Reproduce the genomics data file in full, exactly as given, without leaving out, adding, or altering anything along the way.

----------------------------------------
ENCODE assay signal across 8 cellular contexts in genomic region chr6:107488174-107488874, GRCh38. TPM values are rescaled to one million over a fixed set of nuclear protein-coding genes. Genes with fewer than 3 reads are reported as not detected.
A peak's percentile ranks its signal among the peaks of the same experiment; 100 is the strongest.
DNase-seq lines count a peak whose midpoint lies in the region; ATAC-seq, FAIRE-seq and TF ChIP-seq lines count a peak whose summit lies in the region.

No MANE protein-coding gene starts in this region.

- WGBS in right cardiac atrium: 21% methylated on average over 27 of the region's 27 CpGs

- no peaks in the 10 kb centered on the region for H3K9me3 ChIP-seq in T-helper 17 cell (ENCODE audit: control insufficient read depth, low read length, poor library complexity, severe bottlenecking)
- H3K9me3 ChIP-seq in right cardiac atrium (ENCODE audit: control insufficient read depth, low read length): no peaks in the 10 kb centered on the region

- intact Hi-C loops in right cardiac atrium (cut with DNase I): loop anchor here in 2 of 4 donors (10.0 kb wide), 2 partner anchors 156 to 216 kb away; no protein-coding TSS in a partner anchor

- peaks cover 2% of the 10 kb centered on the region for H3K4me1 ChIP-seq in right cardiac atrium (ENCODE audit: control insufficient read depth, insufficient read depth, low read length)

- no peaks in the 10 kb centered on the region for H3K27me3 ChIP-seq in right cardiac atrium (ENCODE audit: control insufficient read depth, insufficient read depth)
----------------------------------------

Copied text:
ENCODE assay signal across 8 cellular contexts in genomic region chr6:107488174-107488874, GRCh38. TPM values are rescaled to one million over a fixed set of nuclear protein-coding genes. Genes with fewer than 3 reads are reported as not detected.
A peak's percentile ranks its signal among the peaks of the same experiment; 100 is the strongest.
DNase-seq lines count a peak whose midpoint lies in the region; ATAC-seq, FAIRE-seq and TF ChIP-seq lines count a peak whose summit lies in the region.

No MANE protein-coding gene starts in this region.

- WGBS in right cardiac atrium: 21% methylated on average over 27 of the region's 27 CpGs

- no peaks in the 10 kb centered on the region for H3K9me3 ChIP-seq in T-helper 17 cell (ENCODE audit: control insufficient read depth, low read length, poor library complexity, severe bottlenecking)
- H3K9me3 ChIP-seq in right cardiac atrium (ENCODE audit: control insufficient read depth, low read length): no peaks in the 10 kb centered on the region

- intact Hi-C loops in right cardiac atrium (cut with DNase I): loop anchor here in 2 of 4 donors (10.0 kb wide), 2 partner anchors 156 to 216 kb away; no protein-coding TSS in a partner anchor

- peaks cover 2% of the 10 kb centered on the region for H3K4me1 ChIP-seq in right cardiac atrium (ENCODE audit: control insufficient read depth, insufficient read depth, low read length)

- no peaks in the 10 kb centered on the region for H3K27me3 ChIP-seq in right cardiac atrium (ENCODE audit: control insufficient read depth, insufficient read depth)